Forget Don Imus; Our Media Image Needs a Second Chance

Assaulted From All Sides, Black Women Will Have to Stand Up

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Tiffany Warren Tiffany R. Warren
When Don Imus made "those comments" last spring about the hair texture and sexual prowess of the Rutgers women's basketball team he not only became the tinder for a cultural bonfire cackling with the negatively charged ashes of the "n" and "b" words but a forensic discourse that led to a premature autopsy of the hip-hop industry. It also spotlighted the powerful relationship between advertisers and the entertainment industry. Several days afterwards, major advertisers pulled their support and the Imus Show was on life support. Once the backlash from the comments enlisted soldiers such as Al Sharpton and the National Action Network, Don Imus' career was pronounced dead.

But it might not stay dead for long. A recent headline in the New York Times read "Potential New Boss Says It's Time to Forgive Imus." Citadel Broadcasting CEO Farid Suleman told the Times, "He did something wrong, he didn't break the law." Imus may not have broken the law, but a crime was committed. The fact is that it is still being committed against the image of black women in the media.

The next assassination of the character of black women was committed by an unexpected perpetrator -- Isiah Thomas, the New York Knicks head coach and team president. In a videotaped deposition introduced at his trial for sexual harassment, Thomas said that "A white man calling a black female 'bitch,' that is wrong with me. I am not accepting that. That's a problem for me." But, asked whether he would be offended if the same words came from a black man, Thomas said, "Not as much. I'm sorry to say, I do make a distinction."

Wow! It has been a banner year for the black woman's image. It is ironic that the most powerful woman in the media universe is black. Yet the very mountain Oprah Winfrey has fought hard to climb continues to spew volcanic images and words that may be slowly burning away the very footsteps she and others have created for a generation of women to follow.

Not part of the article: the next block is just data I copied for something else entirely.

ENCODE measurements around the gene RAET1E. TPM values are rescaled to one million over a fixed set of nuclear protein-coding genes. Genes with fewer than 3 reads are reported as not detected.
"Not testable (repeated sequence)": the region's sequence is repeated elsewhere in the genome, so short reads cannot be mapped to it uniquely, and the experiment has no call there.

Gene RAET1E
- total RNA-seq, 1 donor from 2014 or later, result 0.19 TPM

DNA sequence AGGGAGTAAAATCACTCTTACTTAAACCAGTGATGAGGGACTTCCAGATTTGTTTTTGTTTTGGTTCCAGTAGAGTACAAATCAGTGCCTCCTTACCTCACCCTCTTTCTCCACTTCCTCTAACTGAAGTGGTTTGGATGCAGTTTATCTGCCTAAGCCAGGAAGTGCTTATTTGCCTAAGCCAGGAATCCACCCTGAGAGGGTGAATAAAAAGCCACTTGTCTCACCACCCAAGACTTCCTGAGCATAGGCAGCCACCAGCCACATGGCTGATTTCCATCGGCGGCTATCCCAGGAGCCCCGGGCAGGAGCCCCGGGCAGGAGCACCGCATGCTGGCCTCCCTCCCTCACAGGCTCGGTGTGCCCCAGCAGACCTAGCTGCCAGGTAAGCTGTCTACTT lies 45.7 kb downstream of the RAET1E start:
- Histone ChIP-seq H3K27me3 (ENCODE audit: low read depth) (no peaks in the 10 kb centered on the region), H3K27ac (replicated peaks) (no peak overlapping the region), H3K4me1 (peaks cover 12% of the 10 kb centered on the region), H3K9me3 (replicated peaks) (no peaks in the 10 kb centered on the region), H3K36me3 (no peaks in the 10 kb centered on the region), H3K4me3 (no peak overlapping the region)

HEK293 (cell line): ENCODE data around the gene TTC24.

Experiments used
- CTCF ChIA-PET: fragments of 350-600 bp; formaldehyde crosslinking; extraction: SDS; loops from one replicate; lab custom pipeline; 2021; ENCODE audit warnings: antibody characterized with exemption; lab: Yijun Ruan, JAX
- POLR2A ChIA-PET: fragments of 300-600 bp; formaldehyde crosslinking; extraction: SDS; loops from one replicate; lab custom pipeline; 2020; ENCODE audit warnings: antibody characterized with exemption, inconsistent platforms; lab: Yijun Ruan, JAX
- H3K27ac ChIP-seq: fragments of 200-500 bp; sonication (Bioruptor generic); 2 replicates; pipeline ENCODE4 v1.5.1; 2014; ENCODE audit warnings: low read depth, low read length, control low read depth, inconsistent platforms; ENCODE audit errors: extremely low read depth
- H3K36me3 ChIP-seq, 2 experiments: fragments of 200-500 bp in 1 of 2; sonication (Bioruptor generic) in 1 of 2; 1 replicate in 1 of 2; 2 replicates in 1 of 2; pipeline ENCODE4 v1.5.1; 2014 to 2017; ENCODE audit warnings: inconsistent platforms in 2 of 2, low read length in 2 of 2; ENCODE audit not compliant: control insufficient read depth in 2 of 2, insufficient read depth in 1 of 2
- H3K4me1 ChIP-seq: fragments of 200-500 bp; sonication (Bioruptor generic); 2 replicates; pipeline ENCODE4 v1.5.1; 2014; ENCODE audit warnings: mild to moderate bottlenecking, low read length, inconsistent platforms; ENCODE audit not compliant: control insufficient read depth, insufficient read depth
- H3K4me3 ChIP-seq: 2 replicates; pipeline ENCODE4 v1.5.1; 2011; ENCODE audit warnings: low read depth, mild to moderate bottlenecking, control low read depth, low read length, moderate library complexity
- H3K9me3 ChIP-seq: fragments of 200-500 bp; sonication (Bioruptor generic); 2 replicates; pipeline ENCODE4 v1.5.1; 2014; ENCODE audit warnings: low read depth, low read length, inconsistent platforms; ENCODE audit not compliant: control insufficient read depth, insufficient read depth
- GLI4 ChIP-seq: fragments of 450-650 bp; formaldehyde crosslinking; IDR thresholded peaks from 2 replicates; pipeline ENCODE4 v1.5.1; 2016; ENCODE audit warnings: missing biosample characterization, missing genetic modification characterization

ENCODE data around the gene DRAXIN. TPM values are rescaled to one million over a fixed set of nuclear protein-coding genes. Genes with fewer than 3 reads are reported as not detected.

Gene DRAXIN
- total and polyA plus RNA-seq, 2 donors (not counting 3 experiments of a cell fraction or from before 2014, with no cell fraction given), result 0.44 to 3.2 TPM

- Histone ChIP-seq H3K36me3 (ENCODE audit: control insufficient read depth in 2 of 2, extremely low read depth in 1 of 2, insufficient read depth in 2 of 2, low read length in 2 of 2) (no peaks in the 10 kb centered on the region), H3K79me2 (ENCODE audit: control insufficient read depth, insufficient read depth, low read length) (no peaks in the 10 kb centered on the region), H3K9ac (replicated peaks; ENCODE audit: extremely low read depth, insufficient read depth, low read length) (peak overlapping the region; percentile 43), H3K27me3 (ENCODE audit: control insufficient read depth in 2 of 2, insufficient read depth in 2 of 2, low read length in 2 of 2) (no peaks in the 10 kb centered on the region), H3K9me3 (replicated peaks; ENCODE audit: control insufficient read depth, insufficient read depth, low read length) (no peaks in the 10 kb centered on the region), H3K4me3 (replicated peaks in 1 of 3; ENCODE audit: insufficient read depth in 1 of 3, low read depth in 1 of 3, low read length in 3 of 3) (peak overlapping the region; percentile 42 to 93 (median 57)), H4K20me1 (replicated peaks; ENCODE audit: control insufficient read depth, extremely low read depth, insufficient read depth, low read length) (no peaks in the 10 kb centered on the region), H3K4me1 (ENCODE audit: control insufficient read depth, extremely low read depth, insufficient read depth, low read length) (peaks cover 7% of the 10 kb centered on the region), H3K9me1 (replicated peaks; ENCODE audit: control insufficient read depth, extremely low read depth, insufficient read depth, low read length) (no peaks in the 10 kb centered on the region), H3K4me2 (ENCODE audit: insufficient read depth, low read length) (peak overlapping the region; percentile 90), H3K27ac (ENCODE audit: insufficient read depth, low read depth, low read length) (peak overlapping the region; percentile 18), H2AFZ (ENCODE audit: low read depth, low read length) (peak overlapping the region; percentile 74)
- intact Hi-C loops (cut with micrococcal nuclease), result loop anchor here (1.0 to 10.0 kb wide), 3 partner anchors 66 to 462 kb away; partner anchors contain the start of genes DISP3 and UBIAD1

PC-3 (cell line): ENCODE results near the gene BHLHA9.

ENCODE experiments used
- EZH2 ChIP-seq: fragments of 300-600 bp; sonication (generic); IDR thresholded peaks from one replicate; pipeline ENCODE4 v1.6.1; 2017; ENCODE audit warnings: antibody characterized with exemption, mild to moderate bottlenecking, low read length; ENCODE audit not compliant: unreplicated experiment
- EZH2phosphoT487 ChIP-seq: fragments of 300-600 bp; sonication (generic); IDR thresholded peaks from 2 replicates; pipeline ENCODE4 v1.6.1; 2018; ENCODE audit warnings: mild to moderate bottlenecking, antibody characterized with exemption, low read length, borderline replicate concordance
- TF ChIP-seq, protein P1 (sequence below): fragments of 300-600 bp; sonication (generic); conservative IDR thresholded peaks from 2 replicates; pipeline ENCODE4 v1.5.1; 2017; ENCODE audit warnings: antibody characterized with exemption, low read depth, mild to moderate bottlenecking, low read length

As noted in an earlier Ad Age article about the upcoming "My Black Is Beautiful" campaign by Procter & Gamble, P&G research indicated that 71% of black women feel they're portrayed worse than other women in media and advertising. The research also indicated that black women spend on average three times more than the general market on beauty products. I wonder if the percentage of hair straighteners sold reached an all-time high after Imus'comments? Probably not, but whether we want to believe it or not there is a powerful correlation between how women are portrayed in the media and the exponential growth of certain segments of the beauty industry (i.e., plastic surgery, products and fitness).

So just as women have had to Take Back The Night to combat sexual assault and violence against them regardless of color, they may have an impact in "Taking Back Our Image" The image, in this case, of women of color in the media.

Najoh Tita Reid, P&G's multicultural marketing director, hopes to do just that when she helps launch the "My Black Is Beautiful" campaign that will not only help place new images of women of color into our psyches but provide a more positive storyline for black women to follow around the world. Jim Stengel, P&G Global Marketing Officer, was recently named No. 1 on Advertising Age's 2007 Power Players list. P&G's global ad spending for 2007 is nearing $8 billion. Last spring, P&G was one of the first advertisers to use their dollars to end the Don Imus era, and now this advertiser will use its considerable power to support the life of a new era of uplifting images of the black woman. Although "My Black Is Beautiful" is in its formative stages, I believe this campaign -- rather than Don Imus -- deserves a chance to succeed.
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